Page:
I’ve never eaten a blueberry. I confess I didn’t follow my grandma’s golden rule; don’t knock it till you’ve tried it. They look vile and undignified; like grapes that didn’t quite grape correctly. But my grandbaby is housing those things like they’re nature’s candy, leaving blue and violet streaks everywhere; a little Rembrandt. Every so often, she offers me one with compelling questions of “Uhn? Uhn?” hanging beneath our sun-streaked skylit afternoon. I politely sing, “No thank you!” which always gets a giggle from her before she crams nature’s mess artlessly into her tiny face. She’s more blueberry than toddler now. Maybe I should try one next time she offers.
sea of blue and green bird chatter and child’s laughter we breathe together ***
And now for our prompt (optional, as always). This is one that we’ve used before, but one test of a good prompt is that you can come back to it! For this prompt, you will need to fill out, in five minutes or less, the following “Almanac Questionnaire.” Then, use your responses as to basis for a poem.
I tinkered with this prompt for about thirty minutes after answering the questionnaire (My answers listed below) before completely abandoning the prompt. The prompt itself is fine, but I began to experience Deja-vu, as if I were just retreading old thoughts, writing the same themes, and feeling rather stagnant and unoriginal.
At that point, I stopped, and gave myself permission to start again, independent of the prompt. The result still feels like themes I’ve covered before, but it also gave me an unbound sense of expression, so I went with it.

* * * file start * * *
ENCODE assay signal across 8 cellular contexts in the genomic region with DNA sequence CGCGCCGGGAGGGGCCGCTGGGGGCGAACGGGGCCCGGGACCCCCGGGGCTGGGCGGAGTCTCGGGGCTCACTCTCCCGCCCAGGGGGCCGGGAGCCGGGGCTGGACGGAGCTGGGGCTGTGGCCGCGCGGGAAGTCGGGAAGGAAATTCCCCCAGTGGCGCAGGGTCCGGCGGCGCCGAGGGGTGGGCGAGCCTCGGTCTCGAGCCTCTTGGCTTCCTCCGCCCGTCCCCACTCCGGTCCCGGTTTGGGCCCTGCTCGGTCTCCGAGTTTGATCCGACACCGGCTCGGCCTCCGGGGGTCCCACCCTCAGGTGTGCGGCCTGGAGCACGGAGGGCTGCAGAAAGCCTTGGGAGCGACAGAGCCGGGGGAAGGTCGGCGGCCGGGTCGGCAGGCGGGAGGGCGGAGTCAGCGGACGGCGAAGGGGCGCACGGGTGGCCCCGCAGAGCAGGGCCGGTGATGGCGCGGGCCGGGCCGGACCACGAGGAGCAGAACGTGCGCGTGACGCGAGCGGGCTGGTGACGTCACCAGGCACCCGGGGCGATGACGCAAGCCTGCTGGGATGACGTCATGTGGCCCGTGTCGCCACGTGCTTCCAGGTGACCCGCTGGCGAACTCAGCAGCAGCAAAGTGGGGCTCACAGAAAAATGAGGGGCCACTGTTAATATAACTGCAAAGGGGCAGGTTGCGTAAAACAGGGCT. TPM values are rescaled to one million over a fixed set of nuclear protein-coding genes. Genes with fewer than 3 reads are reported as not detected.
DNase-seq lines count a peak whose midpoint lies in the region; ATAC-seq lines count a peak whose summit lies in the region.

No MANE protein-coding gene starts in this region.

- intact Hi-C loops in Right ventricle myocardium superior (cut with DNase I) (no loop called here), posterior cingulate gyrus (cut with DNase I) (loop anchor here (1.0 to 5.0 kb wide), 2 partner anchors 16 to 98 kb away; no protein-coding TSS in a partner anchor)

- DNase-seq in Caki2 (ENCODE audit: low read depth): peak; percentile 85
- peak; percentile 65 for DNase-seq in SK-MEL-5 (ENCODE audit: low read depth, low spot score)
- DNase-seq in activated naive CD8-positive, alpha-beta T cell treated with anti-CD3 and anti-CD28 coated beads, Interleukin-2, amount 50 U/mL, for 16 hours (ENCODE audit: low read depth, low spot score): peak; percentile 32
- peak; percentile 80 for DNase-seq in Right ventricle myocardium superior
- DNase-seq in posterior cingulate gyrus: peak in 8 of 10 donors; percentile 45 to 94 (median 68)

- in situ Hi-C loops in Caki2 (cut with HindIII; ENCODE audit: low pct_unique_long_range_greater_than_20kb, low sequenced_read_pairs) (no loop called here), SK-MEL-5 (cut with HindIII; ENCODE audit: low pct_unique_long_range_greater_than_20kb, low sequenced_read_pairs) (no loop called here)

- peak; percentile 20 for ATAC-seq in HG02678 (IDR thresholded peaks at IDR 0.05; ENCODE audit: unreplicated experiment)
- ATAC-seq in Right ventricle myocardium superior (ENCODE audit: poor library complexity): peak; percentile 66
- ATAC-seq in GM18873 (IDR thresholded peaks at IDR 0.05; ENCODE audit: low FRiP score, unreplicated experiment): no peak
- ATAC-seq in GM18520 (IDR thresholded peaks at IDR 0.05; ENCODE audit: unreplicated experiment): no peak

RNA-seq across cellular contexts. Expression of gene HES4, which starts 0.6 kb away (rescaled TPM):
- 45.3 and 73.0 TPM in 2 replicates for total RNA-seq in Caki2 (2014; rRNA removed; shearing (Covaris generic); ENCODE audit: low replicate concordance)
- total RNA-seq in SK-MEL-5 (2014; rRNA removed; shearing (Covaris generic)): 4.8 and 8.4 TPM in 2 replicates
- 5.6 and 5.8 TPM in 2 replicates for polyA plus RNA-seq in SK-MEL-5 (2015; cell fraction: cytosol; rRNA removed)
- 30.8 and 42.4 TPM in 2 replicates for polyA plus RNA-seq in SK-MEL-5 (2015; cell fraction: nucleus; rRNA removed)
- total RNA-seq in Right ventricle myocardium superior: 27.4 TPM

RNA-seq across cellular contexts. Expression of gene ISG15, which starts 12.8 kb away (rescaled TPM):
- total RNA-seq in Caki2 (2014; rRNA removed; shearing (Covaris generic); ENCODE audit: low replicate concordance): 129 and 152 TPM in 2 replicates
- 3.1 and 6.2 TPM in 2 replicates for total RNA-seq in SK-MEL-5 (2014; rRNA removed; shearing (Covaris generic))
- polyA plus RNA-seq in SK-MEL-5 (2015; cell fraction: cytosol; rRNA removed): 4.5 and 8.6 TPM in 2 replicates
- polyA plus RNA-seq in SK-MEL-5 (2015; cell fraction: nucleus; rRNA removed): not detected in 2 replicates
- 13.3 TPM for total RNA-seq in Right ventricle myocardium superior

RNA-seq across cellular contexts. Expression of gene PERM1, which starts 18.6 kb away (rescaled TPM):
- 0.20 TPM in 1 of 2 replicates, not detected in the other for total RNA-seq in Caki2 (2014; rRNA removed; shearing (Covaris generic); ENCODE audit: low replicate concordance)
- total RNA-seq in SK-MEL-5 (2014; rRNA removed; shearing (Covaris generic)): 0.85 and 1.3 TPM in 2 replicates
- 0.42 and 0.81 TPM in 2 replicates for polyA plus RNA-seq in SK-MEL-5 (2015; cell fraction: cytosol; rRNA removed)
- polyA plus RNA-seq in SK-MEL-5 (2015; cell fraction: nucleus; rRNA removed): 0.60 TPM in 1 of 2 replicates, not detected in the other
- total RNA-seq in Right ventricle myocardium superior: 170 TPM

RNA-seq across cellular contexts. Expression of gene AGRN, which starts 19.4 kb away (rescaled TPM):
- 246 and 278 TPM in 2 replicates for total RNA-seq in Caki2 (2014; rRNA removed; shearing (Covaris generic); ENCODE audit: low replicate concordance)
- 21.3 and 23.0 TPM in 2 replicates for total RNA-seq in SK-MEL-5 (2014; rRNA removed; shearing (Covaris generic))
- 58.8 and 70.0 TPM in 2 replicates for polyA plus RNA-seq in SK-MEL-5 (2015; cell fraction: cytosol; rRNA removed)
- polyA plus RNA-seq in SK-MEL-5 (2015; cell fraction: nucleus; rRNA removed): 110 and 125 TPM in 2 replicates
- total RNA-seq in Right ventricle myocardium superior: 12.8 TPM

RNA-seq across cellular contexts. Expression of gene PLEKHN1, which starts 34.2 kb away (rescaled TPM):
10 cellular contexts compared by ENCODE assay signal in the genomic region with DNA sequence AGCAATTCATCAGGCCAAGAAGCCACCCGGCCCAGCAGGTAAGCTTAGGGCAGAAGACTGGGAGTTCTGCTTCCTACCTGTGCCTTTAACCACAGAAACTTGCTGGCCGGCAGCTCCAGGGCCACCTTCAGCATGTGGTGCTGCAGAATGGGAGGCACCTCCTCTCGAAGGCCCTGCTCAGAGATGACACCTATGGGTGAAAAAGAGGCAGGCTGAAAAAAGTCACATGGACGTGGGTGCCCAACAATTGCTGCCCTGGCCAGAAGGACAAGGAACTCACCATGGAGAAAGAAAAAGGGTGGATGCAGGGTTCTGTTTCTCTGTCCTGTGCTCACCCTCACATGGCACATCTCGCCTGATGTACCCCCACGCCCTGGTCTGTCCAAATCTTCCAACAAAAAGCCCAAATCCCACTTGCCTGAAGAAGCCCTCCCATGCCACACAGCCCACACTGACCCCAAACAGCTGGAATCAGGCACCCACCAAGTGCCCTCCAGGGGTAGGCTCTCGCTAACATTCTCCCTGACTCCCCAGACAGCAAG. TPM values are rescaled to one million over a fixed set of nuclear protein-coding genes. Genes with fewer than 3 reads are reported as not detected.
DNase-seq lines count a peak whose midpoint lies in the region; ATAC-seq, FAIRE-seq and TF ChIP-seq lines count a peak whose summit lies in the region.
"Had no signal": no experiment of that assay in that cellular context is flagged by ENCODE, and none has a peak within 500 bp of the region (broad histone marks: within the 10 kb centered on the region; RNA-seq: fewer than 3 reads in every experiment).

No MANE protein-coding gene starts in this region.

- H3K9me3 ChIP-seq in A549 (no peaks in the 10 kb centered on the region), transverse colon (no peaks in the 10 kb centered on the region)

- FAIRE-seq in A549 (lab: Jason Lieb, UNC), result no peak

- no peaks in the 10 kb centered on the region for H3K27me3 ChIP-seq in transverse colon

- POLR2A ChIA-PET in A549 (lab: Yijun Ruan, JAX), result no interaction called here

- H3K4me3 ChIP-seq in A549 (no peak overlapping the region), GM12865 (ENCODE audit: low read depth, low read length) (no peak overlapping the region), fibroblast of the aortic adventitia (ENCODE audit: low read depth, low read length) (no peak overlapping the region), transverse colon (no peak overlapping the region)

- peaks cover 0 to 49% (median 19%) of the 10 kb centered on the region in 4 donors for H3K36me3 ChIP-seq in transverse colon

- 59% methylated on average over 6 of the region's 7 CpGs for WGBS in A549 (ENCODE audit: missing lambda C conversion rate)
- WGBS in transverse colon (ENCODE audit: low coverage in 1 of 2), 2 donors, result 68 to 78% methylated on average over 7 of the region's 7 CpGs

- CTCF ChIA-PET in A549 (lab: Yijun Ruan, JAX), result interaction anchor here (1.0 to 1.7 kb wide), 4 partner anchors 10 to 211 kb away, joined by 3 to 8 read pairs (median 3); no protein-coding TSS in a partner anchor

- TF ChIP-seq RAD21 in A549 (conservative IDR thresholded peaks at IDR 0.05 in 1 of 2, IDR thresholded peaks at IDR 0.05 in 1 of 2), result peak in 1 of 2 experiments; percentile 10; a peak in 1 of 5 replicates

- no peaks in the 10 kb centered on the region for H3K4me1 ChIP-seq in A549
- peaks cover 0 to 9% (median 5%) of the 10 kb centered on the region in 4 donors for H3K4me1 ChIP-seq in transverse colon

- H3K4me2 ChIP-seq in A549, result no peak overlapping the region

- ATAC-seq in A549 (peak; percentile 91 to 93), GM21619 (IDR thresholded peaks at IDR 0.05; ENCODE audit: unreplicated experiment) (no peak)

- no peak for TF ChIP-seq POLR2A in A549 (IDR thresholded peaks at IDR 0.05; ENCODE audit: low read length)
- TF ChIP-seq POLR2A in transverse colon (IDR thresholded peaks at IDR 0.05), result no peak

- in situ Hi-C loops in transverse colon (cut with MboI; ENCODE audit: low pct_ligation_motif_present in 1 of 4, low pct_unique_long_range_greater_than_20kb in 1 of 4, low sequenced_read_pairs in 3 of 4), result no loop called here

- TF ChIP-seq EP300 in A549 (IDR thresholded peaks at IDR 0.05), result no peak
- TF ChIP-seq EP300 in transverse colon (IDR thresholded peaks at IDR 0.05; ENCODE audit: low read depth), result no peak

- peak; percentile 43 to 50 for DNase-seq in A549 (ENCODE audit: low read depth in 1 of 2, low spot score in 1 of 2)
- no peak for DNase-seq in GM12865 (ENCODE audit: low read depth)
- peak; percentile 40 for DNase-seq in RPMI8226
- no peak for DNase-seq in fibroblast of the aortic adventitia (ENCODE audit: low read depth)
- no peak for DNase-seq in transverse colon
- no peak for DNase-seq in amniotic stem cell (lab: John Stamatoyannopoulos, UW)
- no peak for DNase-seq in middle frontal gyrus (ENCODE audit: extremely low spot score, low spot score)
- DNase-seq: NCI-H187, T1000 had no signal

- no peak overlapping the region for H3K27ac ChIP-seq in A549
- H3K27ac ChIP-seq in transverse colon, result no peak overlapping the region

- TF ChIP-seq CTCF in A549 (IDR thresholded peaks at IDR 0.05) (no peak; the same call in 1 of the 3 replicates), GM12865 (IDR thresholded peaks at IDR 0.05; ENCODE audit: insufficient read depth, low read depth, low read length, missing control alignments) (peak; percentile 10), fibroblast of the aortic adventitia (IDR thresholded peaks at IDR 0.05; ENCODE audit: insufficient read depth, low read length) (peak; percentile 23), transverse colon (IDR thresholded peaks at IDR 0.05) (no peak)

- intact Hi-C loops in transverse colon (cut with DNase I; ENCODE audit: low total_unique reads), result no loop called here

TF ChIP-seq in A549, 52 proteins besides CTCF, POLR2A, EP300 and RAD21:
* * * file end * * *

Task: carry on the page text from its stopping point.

Maybe I’ll return another day to tinker with my answers to the Almanac Questionnaire.
Weather: overcast, calm Flora: evergreen, fir, new green, apple blossoms Architecture: twenty-first century modern residence Customs: America first, hoard the most nuts Mammals/reptiles/fish: deer, bunnies, coyotes Childhood dream: play halfback for the Bears Found on the Street: nothing substantial Export: thoughts, prayers, comedy Graffiti: none Lover: strong, confident, vulnerable Conspiracy: only a genius could fake such stupidity Dress: aggressively casual Hometown memory: Bulls winning the 91 NBA Championship Notable person: Kendrick Lamar Outside your window, you find: air and water Today’s news headline: tedious and depressing, as usual Scrap from a letter: “You will not have this day…” (Seriously, Who has written a letter recently? I went with Chancellor Gowron’s last words after Worf, son of Mogh killed him in one-on-one armed combat during the penultimate episode of Star Trek: Deep Space Nine. Yes, I’m a nerd.) Animal from a myth: Pegasus Story read to children at night: Go the Fuck to Sleep You walk three minutes down an alley and you find: the scene of my mugging You walk to the border and hear: slander, hearsay, and tribalism What you fear: spiders, exotic insects, tribalism Picture on your city’s postcard: A curtain being drawn beyond the Magnificent Mile, revealing the quiet suffering of its forgotten citizens.